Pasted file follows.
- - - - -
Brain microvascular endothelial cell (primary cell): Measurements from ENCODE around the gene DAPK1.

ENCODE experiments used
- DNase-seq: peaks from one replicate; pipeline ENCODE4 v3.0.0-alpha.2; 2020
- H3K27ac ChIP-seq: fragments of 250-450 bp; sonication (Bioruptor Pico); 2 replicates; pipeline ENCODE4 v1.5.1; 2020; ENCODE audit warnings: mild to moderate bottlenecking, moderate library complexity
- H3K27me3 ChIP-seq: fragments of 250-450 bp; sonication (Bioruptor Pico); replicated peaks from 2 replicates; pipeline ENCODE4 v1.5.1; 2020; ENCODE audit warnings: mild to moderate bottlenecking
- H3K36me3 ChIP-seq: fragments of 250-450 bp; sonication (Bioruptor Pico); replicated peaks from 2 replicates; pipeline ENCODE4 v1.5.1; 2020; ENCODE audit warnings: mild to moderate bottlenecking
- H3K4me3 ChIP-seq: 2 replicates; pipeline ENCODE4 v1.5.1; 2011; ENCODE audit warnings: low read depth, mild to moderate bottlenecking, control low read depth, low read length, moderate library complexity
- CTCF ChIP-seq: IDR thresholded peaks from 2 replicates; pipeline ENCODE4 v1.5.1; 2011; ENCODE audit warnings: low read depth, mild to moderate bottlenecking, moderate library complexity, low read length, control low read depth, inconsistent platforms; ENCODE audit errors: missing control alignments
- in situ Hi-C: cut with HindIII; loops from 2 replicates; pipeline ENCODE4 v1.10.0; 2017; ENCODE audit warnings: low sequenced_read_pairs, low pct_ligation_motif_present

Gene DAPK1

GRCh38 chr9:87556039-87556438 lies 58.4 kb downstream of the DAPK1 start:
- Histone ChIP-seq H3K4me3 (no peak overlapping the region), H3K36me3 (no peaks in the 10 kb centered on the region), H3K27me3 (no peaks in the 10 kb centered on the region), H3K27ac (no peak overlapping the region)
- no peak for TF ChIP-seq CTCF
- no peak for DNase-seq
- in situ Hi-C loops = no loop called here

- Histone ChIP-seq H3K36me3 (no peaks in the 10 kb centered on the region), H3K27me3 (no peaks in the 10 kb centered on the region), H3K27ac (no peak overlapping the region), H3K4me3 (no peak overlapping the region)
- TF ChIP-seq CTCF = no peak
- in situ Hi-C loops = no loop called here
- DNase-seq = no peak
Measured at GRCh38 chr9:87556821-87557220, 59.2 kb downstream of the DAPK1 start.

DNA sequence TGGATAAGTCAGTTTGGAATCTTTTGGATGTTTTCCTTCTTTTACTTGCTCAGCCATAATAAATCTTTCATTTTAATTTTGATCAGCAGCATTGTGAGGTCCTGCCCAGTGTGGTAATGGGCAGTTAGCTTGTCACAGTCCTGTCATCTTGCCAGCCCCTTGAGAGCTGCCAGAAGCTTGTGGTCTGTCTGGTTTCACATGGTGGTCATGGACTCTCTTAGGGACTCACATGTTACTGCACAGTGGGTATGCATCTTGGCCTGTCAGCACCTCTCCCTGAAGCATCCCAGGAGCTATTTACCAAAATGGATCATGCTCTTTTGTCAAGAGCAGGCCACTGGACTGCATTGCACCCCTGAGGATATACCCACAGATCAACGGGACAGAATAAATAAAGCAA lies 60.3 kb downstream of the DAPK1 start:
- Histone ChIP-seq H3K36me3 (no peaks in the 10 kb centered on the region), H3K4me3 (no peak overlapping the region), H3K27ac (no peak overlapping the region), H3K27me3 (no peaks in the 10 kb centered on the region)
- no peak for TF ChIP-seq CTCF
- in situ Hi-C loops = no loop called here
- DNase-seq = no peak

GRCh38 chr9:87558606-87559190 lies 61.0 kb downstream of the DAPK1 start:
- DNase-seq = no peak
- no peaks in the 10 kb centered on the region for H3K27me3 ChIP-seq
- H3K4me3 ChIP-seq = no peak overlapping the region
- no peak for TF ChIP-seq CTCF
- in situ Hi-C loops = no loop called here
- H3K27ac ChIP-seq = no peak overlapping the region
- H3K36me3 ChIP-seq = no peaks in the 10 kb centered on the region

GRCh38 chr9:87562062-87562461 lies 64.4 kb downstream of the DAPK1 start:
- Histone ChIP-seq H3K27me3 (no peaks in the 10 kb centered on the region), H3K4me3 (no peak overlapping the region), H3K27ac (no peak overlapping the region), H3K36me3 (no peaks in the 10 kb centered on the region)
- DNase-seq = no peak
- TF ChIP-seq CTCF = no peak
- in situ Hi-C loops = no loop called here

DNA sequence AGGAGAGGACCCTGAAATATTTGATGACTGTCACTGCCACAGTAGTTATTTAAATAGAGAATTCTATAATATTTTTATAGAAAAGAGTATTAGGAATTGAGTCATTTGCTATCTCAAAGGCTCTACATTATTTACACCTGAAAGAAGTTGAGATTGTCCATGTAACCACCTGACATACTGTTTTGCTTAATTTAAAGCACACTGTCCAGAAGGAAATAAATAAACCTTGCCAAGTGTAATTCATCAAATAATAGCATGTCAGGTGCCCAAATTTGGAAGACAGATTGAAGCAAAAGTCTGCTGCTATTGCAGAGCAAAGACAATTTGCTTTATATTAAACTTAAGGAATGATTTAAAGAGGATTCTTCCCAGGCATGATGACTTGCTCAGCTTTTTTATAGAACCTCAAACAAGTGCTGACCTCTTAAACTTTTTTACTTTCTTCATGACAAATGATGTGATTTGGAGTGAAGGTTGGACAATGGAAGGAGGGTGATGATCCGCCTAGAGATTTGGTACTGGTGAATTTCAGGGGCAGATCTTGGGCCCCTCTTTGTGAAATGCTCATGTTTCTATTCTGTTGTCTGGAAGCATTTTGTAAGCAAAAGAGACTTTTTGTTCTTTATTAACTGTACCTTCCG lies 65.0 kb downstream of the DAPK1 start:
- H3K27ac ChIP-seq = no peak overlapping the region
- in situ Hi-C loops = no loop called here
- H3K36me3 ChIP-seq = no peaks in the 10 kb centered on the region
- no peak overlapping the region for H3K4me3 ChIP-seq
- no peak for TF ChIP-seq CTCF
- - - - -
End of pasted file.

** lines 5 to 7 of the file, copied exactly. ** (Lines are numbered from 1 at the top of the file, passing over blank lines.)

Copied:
- H3K27me3 ChIP-seq: fragments of 250-450 bp; sonication (Bioruptor Pico); replicated peaks from 2 replicates; pipeline ENCODE4 v1.5.1; 2020; ENCODE audit warnings: mild to moderate bottlenecking
- H3K36me3 ChIP-seq: fragments of 250-450 bp; sonication (Bioruptor Pico); replicated peaks from 2 replicates; pipeline ENCODE4 v1.5.1; 2020; ENCODE audit warnings: mild to moderate bottlenecking
- H3K4me3 ChIP-seq: 2 replicates; pipeline ENCODE4 v1.5.1; 2011; ENCODE audit warnings: low read depth, mild to moderate bottlenecking, control low read depth, low read length, moderate library complexity